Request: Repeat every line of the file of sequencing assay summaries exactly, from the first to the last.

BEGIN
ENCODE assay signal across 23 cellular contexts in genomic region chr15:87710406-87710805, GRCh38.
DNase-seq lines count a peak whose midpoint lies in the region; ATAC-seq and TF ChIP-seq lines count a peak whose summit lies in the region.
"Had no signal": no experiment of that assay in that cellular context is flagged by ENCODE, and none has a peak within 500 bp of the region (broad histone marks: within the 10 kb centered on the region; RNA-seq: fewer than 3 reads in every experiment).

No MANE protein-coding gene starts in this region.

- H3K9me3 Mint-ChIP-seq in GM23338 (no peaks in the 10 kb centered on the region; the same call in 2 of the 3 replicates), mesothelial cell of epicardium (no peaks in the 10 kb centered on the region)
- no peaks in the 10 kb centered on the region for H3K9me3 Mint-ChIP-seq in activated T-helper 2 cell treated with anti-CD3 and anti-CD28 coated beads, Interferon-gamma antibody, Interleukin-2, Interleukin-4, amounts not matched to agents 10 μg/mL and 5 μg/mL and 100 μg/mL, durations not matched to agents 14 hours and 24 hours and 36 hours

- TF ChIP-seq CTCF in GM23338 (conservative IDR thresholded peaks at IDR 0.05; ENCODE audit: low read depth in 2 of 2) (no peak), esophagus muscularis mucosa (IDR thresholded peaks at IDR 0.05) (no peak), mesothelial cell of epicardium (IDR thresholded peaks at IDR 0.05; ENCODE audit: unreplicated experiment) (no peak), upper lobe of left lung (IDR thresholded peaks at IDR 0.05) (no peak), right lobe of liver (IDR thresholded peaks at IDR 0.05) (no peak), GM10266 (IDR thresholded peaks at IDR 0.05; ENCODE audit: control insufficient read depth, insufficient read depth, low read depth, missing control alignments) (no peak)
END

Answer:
ENCODE assay signal across 23 cellular contexts in genomic region chr15:87710406-87710805, GRCh38.
DNase-seq lines count a peak whose midpoint lies in the region; ATAC-seq and TF ChIP-seq lines count a peak whose summit lies in the region.
"Had no signal": no experiment of that assay in that cellular context is flagged by ENCODE, and none has a peak within 500 bp of the region (broad histone marks: within the 10 kb centered on the region; RNA-seq: fewer than 3 reads in every experiment).

No MANE protein-coding gene starts in this region.

- H3K9me3 Mint-ChIP-seq in GM23338 (no peaks in the 10 kb centered on the region; the same call in 2 of the 3 replicates), mesothelial cell of epicardium (no peaks in the 10 kb centered on the region)
- no peaks in the 10 kb centered on the region for H3K9me3 Mint-ChIP-seq in activated T-helper 2 cell treated with anti-CD3 and anti-CD28 coated beads, Interferon-gamma antibody, Interleukin-2, Interleukin-4, amounts not matched to agents 10 μg/mL and 5 μg/mL and 100 μg/mL, durations not matched to agents 14 hours and 24 hours and 36 hours

- TF ChIP-seq CTCF in GM23338 (conservative IDR thresholded peaks at IDR 0.05; ENCODE audit: low read depth in 2 of 2) (no peak), esophagus muscularis mucosa (IDR thresholded peaks at IDR 0.05) (no peak), mesothelial cell of epicardium (IDR thresholded peaks at IDR 0.05; ENCODE audit: unreplicated experiment) (no peak), upper lobe of left lung (IDR thresholded peaks at IDR 0.05) (no peak), right lobe of liver (IDR thresholded peaks at IDR 0.05) (no peak), GM10266 (IDR thresholded peaks at IDR 0.05; ENCODE audit: control insufficient read depth, insufficient read depth, low read depth, missing control alignments) (no peak)